Time to start your consumer duty annual board report

31 July 2024 seemed a long way off in December 2023 – plenty of time. However, although the difference between 31 December 2023 and 1 January 2024 is only one day, suddenly all of the 2024 deadlines now look much closer.

Soon, we will be in the thick of the end of the financial year, and then it will be a matter of months to go until the Consumer Duty annual board report process needs to be completed. It is important to remember completed, here, means not just having drafted a report but (to quote Stevie Wonder) having the whole process “signed, sealed, delivered”. You must have:

  • Prepared the report;
  • Agreed on the actions to be taken in the report;
  • Delivered the report to the board; and
  • The board must have:
    • Reviewed, scrutinised and approved the report;
    • Agreed on the actions to be taken;
    • Confirmed it is satisfied the firm is Consumer Duty compliant;
    • Assessed whether the business strategy is Consumer Duty compliant; and
    • Agreed any amendments to that strategy.

Why should I take this seriously?

There are many reasons, but to put it quite simply: because the FCA is. The FCA is talking tough on enforcement and most of us are expecting the FCA to take action to demonstrate the impact of the Consumer Duty – no firm wants to be in the FCA’s sights as the firm to make an example of. The annual board assessment is one of the first opportunities for the FCA to get a feel for how well firms have implemented the Consumer Duty. In the FCA’s words: "This assessment will be part of the evidence we use to assess a firm's ongoing compliance with the Duty. You'll need to be able to provide it, and the management information that sits behind it, on request. As I said, the duty is not once and done. Firms' actions, assessments, testing and evidence need to be continuous" (Nisha Arora, Director of Cross Cutting Policy and Strategy at the FCA).

There are, of course, many other reasons. One positive reason is that it allows firms to assess and improve the products and services they provide, which should lead to more satisfied customers, less time (and cost) spent on complaints and, with the focus on outcomes, the ability to identify gaps and opportunities where customers have needs that firms can fulfil. As always, in the long-term, it will inevitably be cheaper to get it right now, rather than incur the time and cost of FCA supervisory or enforcement action. So, if that is the “why”, the big question is the “what”…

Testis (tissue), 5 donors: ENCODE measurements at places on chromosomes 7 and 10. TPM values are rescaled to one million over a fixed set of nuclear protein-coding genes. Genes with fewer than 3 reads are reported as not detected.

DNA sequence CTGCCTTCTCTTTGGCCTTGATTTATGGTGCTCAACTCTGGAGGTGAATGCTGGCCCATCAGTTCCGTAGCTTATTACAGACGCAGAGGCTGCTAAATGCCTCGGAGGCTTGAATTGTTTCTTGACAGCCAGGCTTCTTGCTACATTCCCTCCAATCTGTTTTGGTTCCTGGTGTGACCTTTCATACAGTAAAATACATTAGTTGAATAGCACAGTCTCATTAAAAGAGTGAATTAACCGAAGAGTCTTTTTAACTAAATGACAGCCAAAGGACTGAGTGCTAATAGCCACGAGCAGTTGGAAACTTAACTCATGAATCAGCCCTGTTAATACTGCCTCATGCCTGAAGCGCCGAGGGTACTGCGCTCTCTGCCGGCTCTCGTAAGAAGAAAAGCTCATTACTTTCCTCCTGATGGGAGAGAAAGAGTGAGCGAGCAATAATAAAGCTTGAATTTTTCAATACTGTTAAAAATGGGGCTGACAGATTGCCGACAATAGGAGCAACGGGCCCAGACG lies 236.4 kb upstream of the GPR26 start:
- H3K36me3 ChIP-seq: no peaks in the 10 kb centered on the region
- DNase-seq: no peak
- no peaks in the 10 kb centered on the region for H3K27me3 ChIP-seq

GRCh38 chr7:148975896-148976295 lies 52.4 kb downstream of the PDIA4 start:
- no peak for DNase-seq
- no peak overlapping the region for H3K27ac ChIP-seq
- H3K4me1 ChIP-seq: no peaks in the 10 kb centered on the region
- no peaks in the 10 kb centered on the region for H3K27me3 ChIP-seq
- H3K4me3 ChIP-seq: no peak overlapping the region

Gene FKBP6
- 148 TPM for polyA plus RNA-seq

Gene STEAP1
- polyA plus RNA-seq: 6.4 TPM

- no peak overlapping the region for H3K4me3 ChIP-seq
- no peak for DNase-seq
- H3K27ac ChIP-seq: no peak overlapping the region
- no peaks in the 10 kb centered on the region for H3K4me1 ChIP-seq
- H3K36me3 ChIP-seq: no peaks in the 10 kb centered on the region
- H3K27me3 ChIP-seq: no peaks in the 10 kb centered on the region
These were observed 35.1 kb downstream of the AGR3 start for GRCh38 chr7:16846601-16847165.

What should I start by doing?

  1. Create a project plan

It may seem basic, but as with any other project, the Consumer Duty needs a project plan. It’s no good having a plan to deliver the report to the board when key members are on holiday. Get the critical board meeting for approving the report in the diary and make sure everyone is aware of it. Then you can plan all of the steps to get there. Remember to leave time for the board to scrutinise, raise queries and disagree with the report!

  1. Use our Consumer Duty Continuous Improvement Cycle
  1. Get your implementation plan out of the drawer

Given the implementation plan should be a “living document”, hopefully you shouldn’t need to be dusting this off! Either way, this is a good time to update it and to use it for the board report. The report should be assessing the firm against its implementation plan, which should identify the monitoring the firm is conducting. The implementation plan can also be used to help structure the report. Remember to also review whether the monitoring you are carrying out is effective.

  1. Go back to basics

The heart of the assessment is Principle 12: delivering good outcomes for retail customers. The assessment is whether the firm has achieved this, whether there are risks to it achieving this and what actions it should take to rectify or improve this.

  1. If it’s not Written Down, it Didn’t Happen

The FCA will want to see evidence of monitoring, evidence of root cause analysis, evidence of actions agreed, evidence of the action being taken and crucially, here, evidence it is being taken seriously and is being scrutinised at board level. Remember to accurately record all of the hard work that goes into the board report.

How can we support you

We have prepared practice notes for Lexis Nexis UK on the Consumer Duty and have assisted numerous firms with planning, implementation, fair value assessments, ongoing queries and responding to FCA queries and requests for information relating to Consumer Duty compliance. We therefore know what the regulator is looking for and have insight into what firms are doing across the sector. We can help you prepare a compliant, robust and commercially useful board report and advise board members on what they should do when they receive the report for review.

If you have any queries on completing your first annual board report, get in touch with Adam Edwards, Daniel Meyer or Daniel Seely.

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The content of this page is a summary of the law in force at the date of publication and is not exhaustive, nor does it contain definitive advice. Specialist legal advice should be sought in relation to any queries that may arise.

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